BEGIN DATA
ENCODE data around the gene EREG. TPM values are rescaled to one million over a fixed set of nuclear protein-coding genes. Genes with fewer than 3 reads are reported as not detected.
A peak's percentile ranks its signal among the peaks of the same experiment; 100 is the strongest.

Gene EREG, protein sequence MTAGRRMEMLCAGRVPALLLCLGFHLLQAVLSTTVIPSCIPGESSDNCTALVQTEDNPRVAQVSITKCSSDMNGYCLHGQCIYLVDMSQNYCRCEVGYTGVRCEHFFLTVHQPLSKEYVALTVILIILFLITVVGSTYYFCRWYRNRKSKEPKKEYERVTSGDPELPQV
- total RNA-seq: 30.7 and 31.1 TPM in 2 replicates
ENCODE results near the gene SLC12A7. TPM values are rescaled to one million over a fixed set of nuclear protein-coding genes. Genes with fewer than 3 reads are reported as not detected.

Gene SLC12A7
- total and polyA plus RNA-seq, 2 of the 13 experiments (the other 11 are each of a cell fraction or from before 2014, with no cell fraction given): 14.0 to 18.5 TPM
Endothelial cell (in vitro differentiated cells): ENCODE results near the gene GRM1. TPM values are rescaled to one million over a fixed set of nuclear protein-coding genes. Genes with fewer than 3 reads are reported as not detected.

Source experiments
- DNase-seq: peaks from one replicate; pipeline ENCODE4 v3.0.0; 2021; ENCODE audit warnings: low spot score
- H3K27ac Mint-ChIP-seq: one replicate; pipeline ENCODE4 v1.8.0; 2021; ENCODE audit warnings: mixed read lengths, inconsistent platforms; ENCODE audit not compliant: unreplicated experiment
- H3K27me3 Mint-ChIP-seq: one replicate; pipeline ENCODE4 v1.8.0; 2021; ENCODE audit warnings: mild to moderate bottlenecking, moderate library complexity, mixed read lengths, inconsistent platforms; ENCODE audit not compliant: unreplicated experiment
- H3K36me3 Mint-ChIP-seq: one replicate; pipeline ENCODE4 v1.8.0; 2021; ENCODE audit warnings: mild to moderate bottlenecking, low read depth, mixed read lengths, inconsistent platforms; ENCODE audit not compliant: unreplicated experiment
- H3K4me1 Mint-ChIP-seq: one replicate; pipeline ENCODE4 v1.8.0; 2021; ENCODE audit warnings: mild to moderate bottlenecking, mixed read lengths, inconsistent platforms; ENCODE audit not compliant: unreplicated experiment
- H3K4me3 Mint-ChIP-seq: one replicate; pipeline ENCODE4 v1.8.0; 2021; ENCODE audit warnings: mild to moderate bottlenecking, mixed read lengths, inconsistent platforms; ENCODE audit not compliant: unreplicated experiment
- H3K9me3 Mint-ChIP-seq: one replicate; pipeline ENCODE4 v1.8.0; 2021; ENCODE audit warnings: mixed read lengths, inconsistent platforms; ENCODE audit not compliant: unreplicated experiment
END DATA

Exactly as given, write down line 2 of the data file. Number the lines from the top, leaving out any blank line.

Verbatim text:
A peak's percentile ranks its signal among the peaks of the same experiment; 100 is the strongest.